A few weeks ago I was meeting with a teenage patient who’s been expressing their fears about their future. She stated, “I am scared I will not be able to play sports professionally because I am transgender.” In this country, we are currently dealing with my patient’s fear.
Right now, something that should have been celebrated as LGBTQ+ progress is being scrutinized. Dylan Mulvaney, a trans influencer, signed an endorsement deal with Nike. Caitlyn Jenner, furious over the Nike endorsement, lashed out stating, “The sneaker giant is going ‘so woke’ by throwing money at the trans influencer, but not Olympic hero Allyson Felix.” Caitlyn continued, “As someone that grew up in awe of what Phil Knight did, it is a shame to see such an iconic American company go so woke!”
Of course, Caitlyn’s statements were among others voicing their opinions through social media. Sharron Davies, an Olympic Medalist subscribing to a trans-exclusionary radical feminist (TERF) ideology, said, “Women are being treated with total disdain at the moment, particularly in the world of sport where physiology makes so much difference.”
What Mulvaney is currently experiencing is nothing new. Marginalized communities in this country continue to experience hatred and are ridiculed because of race, ethnicity, gender, and sexuality. Ideology and media have been used for centuries to perpetuate disdain toward the BIPOC and LGBTQ+ communities, and social media has come to provide a platform to promote and continue that cycle of oppression.
Fear typically correlates with a personal feeling or emotion. On a bigger scale, we must realize that fear can cause societal division. Fear can influence groups, communities, countries, and even the world. It can consume, depress, lead to poor decision-making, and make us prone to knee-jerk reactions. In its worst form, fear can incite hatred and violence. Members of our society have allowed ideology and media to incite fear among the masses, which continues to lead to hatred and violence, especially in BIPOC and LGBTQ+ communities.
The truth of the matter is that fear is a phobia that causes people to avoid changing their circumstances due to being extremely afraid of the unknown. As a species, we have been taught and conditioned not to do well with change because it interferes with our autonomy. It can make us feel we’ve lost control over our territory. In this country, fear has changed perceptions and political beliefs based on which group has what power.
Consequences of Invoking Fear within a Society
The movie Birth of a Nation depicts slavery in a halcyon light. It presents blacks as good for little but subservient labor, and shows them, during Reconstruction, to have been goaded by the Radical Republicans into asserting an abusive dominion over Southern whites. One of the depictions was the fear among whites that freed slaves would coerce white women into sexual relations, which legally sanctioned excessive and vengeful violence toward blacks.
In 2013 Donald Trump stated, “Sadly, the overwhelming amount of violent crime in our major cities is committed by Blacks and Hispanics.” A tough subject must be discussed. The terrorist attack of 9/11 led to increased hate crimes against American Muslims. During this time, I was a college sophomore in an international residential hall. My roommate was from Malaysia, whose national religion is Islam. I remember the entire dorm being evacuated and all our rooms searched by police with dogs. Once my roommate and I returned to our room, we realized his side of the room was ransacked entirely. My side of the room wasn’t touched. My roommate returned to Malaysia for the remainder of the semester as soon as possible.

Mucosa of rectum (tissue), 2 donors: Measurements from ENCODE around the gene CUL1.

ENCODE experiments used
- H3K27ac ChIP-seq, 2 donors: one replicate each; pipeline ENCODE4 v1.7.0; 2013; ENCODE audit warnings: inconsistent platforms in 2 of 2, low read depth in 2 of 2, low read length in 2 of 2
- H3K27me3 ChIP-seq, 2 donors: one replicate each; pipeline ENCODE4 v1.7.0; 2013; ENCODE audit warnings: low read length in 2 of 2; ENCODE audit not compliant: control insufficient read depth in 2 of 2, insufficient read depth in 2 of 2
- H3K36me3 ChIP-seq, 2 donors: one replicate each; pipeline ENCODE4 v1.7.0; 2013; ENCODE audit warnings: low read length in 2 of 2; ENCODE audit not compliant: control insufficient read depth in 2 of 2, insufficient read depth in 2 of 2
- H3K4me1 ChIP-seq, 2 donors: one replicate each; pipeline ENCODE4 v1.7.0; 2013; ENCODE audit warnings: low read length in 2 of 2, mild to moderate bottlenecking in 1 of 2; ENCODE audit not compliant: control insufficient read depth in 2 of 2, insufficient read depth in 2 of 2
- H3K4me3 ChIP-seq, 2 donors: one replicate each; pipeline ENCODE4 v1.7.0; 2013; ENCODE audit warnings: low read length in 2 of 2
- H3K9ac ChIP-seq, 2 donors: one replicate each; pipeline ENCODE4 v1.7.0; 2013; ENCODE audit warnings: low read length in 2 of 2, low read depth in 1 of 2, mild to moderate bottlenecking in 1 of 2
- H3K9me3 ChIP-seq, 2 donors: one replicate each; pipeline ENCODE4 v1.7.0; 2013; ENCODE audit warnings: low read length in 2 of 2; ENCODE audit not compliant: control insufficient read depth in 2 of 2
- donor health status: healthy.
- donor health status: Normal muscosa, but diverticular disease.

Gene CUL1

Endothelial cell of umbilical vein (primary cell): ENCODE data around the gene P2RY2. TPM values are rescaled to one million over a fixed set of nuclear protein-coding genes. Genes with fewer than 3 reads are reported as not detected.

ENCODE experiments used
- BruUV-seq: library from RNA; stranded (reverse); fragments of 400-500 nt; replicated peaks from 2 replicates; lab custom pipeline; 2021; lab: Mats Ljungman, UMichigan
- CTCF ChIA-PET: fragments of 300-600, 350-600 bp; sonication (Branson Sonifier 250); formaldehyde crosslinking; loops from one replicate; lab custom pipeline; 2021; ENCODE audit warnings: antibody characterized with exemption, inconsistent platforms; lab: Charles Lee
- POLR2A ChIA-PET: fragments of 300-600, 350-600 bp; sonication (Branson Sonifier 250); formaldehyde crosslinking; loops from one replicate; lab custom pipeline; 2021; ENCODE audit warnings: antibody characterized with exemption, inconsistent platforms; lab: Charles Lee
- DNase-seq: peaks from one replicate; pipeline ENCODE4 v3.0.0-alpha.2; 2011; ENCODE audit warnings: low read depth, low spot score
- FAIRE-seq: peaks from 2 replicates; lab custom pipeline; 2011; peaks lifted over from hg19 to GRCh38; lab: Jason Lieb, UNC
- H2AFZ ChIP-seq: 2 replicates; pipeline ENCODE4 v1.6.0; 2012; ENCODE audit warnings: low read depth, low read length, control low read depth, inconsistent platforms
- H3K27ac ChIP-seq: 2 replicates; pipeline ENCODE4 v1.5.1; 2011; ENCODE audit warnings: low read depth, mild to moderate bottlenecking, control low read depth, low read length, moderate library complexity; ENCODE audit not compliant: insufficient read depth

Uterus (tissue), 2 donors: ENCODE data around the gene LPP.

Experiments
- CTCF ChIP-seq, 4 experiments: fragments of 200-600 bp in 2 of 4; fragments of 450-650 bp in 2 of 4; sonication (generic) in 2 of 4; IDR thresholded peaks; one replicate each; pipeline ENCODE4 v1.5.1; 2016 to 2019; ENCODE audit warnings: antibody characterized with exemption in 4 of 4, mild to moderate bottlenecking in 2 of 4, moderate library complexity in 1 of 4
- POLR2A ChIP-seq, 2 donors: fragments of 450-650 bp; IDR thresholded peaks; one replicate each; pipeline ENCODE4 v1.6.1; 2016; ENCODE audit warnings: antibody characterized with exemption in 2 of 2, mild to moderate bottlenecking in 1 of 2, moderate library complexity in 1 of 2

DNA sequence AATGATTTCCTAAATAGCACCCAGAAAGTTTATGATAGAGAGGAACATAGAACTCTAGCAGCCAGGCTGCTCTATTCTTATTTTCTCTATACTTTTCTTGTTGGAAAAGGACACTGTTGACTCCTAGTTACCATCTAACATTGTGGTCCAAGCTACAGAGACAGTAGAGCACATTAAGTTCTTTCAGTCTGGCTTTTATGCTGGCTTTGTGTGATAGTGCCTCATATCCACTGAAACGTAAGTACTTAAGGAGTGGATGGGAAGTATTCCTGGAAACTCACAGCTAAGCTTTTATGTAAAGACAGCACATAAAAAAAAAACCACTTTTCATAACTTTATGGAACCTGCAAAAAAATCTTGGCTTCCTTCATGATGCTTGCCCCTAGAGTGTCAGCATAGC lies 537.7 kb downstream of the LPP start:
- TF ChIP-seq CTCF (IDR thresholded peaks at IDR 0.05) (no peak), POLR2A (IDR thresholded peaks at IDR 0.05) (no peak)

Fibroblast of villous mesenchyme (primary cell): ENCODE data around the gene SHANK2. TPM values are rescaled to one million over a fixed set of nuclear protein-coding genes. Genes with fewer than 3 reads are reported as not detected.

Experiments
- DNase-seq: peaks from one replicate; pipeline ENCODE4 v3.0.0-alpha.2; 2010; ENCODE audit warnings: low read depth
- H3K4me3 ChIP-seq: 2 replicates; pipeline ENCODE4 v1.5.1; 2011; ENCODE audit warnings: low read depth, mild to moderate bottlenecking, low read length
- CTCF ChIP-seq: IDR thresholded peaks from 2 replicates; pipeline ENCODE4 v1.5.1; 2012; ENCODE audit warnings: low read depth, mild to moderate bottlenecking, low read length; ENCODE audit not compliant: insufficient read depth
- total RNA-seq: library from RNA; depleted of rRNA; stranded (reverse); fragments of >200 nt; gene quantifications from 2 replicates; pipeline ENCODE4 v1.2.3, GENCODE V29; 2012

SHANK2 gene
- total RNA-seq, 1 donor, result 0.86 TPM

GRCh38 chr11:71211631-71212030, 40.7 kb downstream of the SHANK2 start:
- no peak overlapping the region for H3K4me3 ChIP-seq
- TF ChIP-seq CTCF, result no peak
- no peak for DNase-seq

Just over the past three years, ideology and media created hysteria about COVID-19, which in turn targeted the Asian communities, and hate crimes against them increased substantially. Hate crimes targeting LGBTQ+ individuals continue to grow as well. The long history of violence against our LGBTQ+ communities is becoming increasingly well-understood, but it shows no signs of stopping. In fact, in the first half of 2019 alone, at least 11 black transgender women were murdered. In 2018, at least 26 transgender people were murdered, most black women. Their deaths highlight the increased risk that many of us face.
These incidents have occurred in this country to communities that have been identified and labeled as “a reason to fear and to be afraid of them.” Hatred appears to be cyclical when targeting marginalized communities. It appears that whichever minority group exhibits any progression, the majority becomes overtaken by the “phobia” of fear that their power is being taken. Over the past few years, the transgender community has become a hyper-targeted group to fear. The lack of understanding and knowledge among those who are fearful of change promotes violence, bigotry, and division.
The Setback is Real
February 2, 2009 marked another historical moment for the LGBTQ+ community. RuPaul’s Drag Race premiered. Fifteen seasons later, the show continues with high ratings, spin-offs, and talented individuals/representation of our community. RuPaul utilized media like others have been for centuries, but to educate and provide knowledge to the communities that fear us. There are so many great avenues that Drag Race has created to instill confidence and self-worth in LGBTQ+ individuals. Representation on television, movies, music, and fashion continues to keep moving us forward.